I remember coming into therapy for the first time and my partial hearing loss was never discussed. I felt ashamed by the hearing loss and didn't have the courage to bring up my shame. I would have welcomed any questions or comments but that didn't happen. I was curious what my therapist thought about a client with these intersecting identities. I was worried the old assumption that hearing loss meant an intellectual disability was present would interfere with therapy. I don't have an intellectual disability but I knew the assumption existed in society. I had so many curiosities.
If the therapist had the courage to ask, I would have tapped into a deep personal experience:
I am hard-of-hearing and I don't sign ASL. I grew up speaking English. I had a medical professional who told me I wouldn't speak when I was little and that influenced my life (see how bringing up differences can tap into meaningful experiences?).
See, I understand the desire to not offend or be kind. But by ignoring the issue, you're telling me that you're not willing to talk about it. I have to be the one to bring it up and that's challenging as it puts the burden on me to make you feel better.
What I hope to do by writing this is to encourage therapists to ask about the oppressions they see. If a client is hard-of-hearing, please bring it up. It's like a breath of fresh air when people mention it. It doesn't mean I am always comfortable with questions people ask, but in talking about it, I know people come from the best places and that they are curious. In addition, I know I have the freedom to talk about it. So many oppressions are stigmatized and so I have no way of knowing how a therapist feels about my challenge.
I encourage you to take the risk and ask your client about the challenges they may have that you don't deal with. Every hard-of-hearing client is different, but one thing we share is a wish for people to engage with us and not avoid the topic of our challenge. We may not feel comfortable at first, but it normalizes the experience of two human beings talking therapeutically.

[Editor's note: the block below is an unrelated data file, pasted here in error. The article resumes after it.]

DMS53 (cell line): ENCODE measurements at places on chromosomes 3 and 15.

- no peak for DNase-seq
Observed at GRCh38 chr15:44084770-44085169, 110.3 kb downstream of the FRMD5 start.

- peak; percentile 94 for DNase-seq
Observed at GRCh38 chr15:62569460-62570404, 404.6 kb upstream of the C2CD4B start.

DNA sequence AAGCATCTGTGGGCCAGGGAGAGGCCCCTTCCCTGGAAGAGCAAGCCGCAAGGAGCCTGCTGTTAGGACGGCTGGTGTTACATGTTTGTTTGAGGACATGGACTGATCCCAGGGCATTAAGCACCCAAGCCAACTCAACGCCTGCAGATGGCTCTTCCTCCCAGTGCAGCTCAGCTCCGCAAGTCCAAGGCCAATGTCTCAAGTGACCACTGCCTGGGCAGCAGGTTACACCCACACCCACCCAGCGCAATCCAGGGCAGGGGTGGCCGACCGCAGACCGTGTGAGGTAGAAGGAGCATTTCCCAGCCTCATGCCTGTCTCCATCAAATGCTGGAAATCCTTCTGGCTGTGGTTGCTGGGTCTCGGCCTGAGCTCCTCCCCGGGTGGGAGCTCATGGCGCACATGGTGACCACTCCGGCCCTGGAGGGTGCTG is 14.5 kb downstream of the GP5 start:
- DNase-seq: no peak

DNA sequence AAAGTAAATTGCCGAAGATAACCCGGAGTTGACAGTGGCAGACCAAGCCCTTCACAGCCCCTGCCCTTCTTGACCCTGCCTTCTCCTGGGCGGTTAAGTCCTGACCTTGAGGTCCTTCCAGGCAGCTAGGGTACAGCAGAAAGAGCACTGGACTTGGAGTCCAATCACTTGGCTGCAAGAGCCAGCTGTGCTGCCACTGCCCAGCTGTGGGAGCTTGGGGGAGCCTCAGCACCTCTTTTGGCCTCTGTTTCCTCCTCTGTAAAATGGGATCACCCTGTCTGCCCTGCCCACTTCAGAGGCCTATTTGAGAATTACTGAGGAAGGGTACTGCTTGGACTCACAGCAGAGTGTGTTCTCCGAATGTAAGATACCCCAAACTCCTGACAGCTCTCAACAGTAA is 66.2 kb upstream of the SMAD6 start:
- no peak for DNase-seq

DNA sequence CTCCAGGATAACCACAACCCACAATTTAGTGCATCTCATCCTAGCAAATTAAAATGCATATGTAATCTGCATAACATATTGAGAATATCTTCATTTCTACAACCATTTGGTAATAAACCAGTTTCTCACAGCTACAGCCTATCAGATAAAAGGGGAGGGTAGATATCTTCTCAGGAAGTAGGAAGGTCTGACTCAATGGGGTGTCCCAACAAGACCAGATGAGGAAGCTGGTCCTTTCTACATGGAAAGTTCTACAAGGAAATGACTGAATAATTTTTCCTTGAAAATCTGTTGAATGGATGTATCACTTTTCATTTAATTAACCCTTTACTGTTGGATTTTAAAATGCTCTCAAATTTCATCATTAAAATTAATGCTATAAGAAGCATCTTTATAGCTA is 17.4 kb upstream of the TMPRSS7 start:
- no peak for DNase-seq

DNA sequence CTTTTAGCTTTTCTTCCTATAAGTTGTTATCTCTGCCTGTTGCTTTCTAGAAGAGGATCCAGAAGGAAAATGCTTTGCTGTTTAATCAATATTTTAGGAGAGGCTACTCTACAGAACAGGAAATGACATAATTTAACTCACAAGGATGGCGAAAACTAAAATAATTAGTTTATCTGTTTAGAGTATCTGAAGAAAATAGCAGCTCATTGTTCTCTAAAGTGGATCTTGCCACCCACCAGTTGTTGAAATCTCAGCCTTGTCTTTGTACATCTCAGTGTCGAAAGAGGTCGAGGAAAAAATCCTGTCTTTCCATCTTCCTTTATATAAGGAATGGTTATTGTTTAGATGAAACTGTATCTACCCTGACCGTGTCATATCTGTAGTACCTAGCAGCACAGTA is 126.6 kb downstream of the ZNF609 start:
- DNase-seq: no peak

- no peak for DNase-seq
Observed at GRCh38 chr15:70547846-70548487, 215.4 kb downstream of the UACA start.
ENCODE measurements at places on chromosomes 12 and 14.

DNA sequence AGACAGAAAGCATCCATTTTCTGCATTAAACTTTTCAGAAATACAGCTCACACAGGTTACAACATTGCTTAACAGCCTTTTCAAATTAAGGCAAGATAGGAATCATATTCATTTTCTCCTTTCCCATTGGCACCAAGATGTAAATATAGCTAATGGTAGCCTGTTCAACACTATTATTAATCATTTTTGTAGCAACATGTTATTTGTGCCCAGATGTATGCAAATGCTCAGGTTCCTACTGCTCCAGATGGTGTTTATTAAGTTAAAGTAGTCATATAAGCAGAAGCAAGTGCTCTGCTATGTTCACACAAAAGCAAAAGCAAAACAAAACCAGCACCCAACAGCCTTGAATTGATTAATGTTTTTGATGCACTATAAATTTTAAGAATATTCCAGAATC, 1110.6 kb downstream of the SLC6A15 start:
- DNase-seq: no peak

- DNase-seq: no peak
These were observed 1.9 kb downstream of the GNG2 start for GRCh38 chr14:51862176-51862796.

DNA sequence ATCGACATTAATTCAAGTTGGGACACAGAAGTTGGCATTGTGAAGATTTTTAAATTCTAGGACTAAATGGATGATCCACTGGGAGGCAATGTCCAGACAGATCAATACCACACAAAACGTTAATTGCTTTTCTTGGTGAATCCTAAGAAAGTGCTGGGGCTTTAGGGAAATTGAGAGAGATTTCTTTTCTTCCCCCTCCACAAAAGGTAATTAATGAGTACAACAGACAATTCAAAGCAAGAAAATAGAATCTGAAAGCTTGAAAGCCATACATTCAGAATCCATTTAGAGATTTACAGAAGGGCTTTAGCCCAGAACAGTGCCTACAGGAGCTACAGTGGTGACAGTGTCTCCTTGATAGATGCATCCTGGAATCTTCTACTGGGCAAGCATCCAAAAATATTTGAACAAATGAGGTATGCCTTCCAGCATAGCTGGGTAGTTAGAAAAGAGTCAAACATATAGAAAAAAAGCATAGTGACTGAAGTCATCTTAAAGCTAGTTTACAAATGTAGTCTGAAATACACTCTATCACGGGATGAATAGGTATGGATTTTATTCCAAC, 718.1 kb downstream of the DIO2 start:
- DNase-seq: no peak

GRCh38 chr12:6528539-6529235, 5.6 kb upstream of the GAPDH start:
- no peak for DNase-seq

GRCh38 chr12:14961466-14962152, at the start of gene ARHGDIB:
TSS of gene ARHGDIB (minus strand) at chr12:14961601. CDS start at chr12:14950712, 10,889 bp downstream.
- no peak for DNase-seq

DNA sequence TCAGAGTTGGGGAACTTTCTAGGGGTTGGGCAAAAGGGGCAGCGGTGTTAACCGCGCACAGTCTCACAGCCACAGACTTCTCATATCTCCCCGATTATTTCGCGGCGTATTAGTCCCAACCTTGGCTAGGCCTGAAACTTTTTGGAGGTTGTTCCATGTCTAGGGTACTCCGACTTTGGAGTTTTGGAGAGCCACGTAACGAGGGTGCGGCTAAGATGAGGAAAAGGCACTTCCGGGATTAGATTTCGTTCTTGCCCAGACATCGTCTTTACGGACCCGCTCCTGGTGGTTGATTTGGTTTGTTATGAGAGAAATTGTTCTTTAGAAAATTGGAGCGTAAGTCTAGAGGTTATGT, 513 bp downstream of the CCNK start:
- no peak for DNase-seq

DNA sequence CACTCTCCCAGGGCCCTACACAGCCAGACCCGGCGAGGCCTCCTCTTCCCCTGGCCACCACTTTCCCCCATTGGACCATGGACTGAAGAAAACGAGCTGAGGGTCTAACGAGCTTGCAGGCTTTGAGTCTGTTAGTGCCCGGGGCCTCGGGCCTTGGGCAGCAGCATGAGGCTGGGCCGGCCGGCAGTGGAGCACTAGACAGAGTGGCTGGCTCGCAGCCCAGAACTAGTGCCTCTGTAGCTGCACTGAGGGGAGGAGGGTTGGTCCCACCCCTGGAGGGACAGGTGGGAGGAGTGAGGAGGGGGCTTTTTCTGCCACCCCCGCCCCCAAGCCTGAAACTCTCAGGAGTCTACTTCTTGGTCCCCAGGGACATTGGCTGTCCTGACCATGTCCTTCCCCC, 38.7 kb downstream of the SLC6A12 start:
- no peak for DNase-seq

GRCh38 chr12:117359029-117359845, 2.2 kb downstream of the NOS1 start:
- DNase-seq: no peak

As a therapist myself, I check my assumptions but I know I have blind spots. I encourage you to look at assumptions you might be making in general and examine them and where they might be coming from. I do this consistently and it's a part of my journey to become better at my work.
Being gay has had challenges of its own, but being both gay and hard-of-hearing is quite a unique situation. I performed a comedic one-person show about this topic and it was so energizing to have fun with this. We each have our own challenges, and when we see different types, we can get nervous. So, I understand the hesitation to approach this. But it can reveal so much and be beneficial for you and the client.
In my work with the LGBTQ community and hard-of-hearing individuals and families impacted by hard-of-hearing family members, I'm continually inspired by the positive changes people continue to make through therapy. I have to check my assumptions with each person as even having a similar issue can be a different experience for each person.
I appreciate you listening and being open to this way of thinking. If you have any questions, you can always contact me at (323) 819-0747 or email at firstname.lastname@example.org
Patrick Tully is a Registered Associate Marriage and Family Therapist (#105566) in private practice in Los Angeles, California and is under licensed supervision. His office is located in the Westside area of Los Angeles, California and he also offers encrypted video therapy to anyone in California.Patrick specializes in working with various physical challenges such as partial hearing loss, tinnitus, and the LGBTQ community.